Training Blog: Your Dog & Motivation

Let’s start with you. What motivates you to learn? Is it the desire to earn more money, the glory of a new certificate or because you’re just so eager to please the teacher (so to speak)?


I’m guessing it’s not the third reason!

I’m sure you’ve heard people say that their dog is ‘just so eager to please.’ You may have said it yourself! You’re not wrong. Most dogs love engagement with their human and will relish the opportunity to interact. That doesn’t necessarily translate to effective teaching and training.

Finding out what motivates your dog is important. If you have a list of their favourite things, that’s a good start. If I asked you to tell me the top three things that motivates your dog, I imagine that a couple of these things would be on the list:

  • Food
  • Squeaky Toys
  • Tennis Balls
  • Fuss
  • Tug Toys

What else? What if we broke down these areas and looked at, for example, the different types of food. Would your dog choose chicken over cheese… liver cake over hot dog sausages… roast beef over a knuckle bone? What is at the top of your dog’s food hierarchy? For games and regular training rewards, you can happily use the treats that are around the bottom of a hierarchy. Maybe not a knuckle bone…! Then, the rewards at the top of the hierarchy can be reserved for cues that have to be consistent. Games like recall!

Like with us, food preferences can change so your dog will keep you on your toes. You might notice than in warmer weather, your dog isn’t as keen on their usual favourite food.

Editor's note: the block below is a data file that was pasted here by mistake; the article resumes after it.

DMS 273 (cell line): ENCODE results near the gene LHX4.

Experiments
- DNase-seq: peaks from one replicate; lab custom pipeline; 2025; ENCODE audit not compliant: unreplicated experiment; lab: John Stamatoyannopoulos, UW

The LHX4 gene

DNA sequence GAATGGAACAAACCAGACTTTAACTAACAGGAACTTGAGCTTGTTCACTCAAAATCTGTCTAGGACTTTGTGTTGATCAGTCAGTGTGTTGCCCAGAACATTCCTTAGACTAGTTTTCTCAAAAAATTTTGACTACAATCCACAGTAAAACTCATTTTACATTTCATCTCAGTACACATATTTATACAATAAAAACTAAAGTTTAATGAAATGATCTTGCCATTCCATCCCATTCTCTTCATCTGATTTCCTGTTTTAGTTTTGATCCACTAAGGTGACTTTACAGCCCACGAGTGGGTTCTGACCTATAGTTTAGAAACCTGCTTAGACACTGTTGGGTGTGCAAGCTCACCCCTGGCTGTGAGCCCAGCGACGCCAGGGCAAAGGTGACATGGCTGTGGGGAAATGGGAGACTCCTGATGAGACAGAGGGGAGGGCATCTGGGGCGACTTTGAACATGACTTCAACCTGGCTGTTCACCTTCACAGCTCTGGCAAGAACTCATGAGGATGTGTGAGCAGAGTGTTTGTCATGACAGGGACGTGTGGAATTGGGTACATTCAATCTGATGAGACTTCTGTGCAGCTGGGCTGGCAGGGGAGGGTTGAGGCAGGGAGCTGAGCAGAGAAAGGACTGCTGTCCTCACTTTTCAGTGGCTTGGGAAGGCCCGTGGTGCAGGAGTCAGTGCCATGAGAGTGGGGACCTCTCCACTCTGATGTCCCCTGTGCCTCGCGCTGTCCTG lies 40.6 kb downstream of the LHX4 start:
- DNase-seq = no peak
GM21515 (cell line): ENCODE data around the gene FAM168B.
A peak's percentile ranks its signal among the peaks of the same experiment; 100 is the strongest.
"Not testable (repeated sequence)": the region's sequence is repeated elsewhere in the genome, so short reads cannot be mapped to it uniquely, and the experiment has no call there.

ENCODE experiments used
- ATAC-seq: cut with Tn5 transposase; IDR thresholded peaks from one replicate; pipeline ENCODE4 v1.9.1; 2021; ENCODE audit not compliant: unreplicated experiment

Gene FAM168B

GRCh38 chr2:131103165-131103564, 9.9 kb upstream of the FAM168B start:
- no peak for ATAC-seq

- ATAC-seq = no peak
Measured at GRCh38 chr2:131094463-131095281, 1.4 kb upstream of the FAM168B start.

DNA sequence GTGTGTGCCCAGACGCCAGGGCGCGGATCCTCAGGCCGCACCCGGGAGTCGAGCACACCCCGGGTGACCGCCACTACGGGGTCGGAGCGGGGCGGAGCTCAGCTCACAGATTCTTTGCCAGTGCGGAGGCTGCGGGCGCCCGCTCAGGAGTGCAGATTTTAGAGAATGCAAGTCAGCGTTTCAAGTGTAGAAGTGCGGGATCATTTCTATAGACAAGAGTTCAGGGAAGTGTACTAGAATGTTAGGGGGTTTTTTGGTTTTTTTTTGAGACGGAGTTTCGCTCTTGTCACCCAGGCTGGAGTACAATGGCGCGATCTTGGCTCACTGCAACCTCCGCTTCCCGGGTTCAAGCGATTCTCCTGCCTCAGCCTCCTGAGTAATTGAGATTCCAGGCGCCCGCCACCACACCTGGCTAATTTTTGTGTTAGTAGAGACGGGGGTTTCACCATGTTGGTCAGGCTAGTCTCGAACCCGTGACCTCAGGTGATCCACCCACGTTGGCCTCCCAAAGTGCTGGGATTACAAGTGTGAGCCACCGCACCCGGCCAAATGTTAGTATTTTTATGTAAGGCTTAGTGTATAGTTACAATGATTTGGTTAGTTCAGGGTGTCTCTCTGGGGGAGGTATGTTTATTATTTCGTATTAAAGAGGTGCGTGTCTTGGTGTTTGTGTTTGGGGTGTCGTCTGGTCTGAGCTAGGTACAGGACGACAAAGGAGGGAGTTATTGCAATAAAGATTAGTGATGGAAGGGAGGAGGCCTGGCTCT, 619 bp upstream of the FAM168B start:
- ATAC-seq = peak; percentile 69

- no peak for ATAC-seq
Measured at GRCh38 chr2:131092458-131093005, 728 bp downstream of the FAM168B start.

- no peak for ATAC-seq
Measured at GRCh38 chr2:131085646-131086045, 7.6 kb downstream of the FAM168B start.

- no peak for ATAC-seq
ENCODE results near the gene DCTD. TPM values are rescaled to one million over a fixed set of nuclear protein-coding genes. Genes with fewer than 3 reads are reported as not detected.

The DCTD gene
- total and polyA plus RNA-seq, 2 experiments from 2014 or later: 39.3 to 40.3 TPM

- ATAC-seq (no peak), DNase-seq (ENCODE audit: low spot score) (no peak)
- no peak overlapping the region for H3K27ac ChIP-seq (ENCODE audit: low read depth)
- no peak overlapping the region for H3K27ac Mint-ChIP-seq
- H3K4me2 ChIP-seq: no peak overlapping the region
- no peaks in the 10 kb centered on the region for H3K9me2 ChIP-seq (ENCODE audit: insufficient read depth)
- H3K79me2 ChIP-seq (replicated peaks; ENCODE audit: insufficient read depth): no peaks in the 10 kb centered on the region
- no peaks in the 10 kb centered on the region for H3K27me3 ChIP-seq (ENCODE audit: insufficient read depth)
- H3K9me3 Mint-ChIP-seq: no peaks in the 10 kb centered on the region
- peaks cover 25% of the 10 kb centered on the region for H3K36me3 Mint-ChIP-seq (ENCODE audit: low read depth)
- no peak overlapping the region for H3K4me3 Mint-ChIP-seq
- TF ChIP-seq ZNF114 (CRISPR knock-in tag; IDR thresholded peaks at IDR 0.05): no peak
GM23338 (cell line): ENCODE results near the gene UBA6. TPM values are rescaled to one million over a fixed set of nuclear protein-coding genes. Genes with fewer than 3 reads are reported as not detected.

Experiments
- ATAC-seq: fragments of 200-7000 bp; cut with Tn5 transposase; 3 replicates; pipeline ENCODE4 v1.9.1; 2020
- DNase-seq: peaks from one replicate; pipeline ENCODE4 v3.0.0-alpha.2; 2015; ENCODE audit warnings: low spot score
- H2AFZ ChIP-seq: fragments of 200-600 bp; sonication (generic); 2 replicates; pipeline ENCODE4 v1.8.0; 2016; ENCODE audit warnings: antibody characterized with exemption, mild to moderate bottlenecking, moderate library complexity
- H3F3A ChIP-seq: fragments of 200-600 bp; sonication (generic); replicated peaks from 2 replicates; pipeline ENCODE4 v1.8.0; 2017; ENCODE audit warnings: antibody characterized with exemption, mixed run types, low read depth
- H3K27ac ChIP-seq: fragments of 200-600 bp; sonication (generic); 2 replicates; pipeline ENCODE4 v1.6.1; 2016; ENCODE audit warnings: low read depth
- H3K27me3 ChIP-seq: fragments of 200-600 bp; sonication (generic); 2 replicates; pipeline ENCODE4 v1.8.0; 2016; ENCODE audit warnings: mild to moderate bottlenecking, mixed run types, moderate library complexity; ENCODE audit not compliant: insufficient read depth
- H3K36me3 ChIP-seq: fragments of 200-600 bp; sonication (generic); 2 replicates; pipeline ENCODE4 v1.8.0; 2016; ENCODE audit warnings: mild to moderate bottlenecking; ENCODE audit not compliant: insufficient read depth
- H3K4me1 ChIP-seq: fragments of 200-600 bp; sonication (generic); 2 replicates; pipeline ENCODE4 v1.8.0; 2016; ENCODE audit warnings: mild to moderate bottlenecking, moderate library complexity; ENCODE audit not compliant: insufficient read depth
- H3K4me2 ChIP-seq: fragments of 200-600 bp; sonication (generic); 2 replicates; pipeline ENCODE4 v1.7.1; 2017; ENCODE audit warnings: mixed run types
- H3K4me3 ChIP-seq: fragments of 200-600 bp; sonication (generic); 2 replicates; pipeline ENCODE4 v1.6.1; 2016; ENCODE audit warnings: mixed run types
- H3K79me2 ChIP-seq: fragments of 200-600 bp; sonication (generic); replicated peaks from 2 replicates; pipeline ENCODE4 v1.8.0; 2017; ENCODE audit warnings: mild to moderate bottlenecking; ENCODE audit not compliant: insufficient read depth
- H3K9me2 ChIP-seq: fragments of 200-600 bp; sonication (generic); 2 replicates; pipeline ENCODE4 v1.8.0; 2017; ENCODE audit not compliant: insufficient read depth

What about toys? Most dogs have a favourite, but again, that can change. You can also look at your dog’s breed when exploring toy choices. Terriers will often love a tug toy to shake around, collies will often enjoy a toy they can chase and rotties love a teddy bear that they can cuddle up with – or is that just mine?

Will your dog walk away from food for their favourite toy? If they will, it’s worth thinking about a game with their favourite toy being the ultimate reward for important cues. Does your recall sound mean the start of a game with their favourite toy?

What about other motivators? Other rewards? Our youngest team member will do anything to get to water. I mean, anything! So, if that’s his favourite thing, we can use it as a motivator. We can play recall games and his reward is to play in the river. We can then play recall games where he’s called out of the river and his reward is being able to go back in.

Another of his favourite things is scent work. He’s amazing at it. He will turn away from a knuckle bone to play a game of ‘find it’. That’s how much he loves scent work! So, after an awesome recall, he doesn’t just get paid with some smelly cheese and liver cake, he gets paid by having to find them with a quick game of ‘find it’!

We have also learnt that in the house, he will learn tricks and love engaging with fuss and less exciting treats as rewards. However, as soon as we step outside of the house, fuss means nothing to him! He’s like a teenager who’s embarrassed by his parents.

Writing down all the things that motivates your dog means you can be prepared for different environments, have their favourite things to hand and have little low-value treats too.

If you’re using games and toys, then make sure that you’re part of the interaction so your dog is reaping the reward and engaged.

Have some fun with your dog while you’re working out what their reward hierarchy is. They’ll certainly be having fun showing you their favourite things… and you might be surprised. Watching Mr Bear ignore a knuckle bone for a game of ‘find it’ with a low value treat was a surprise to me!


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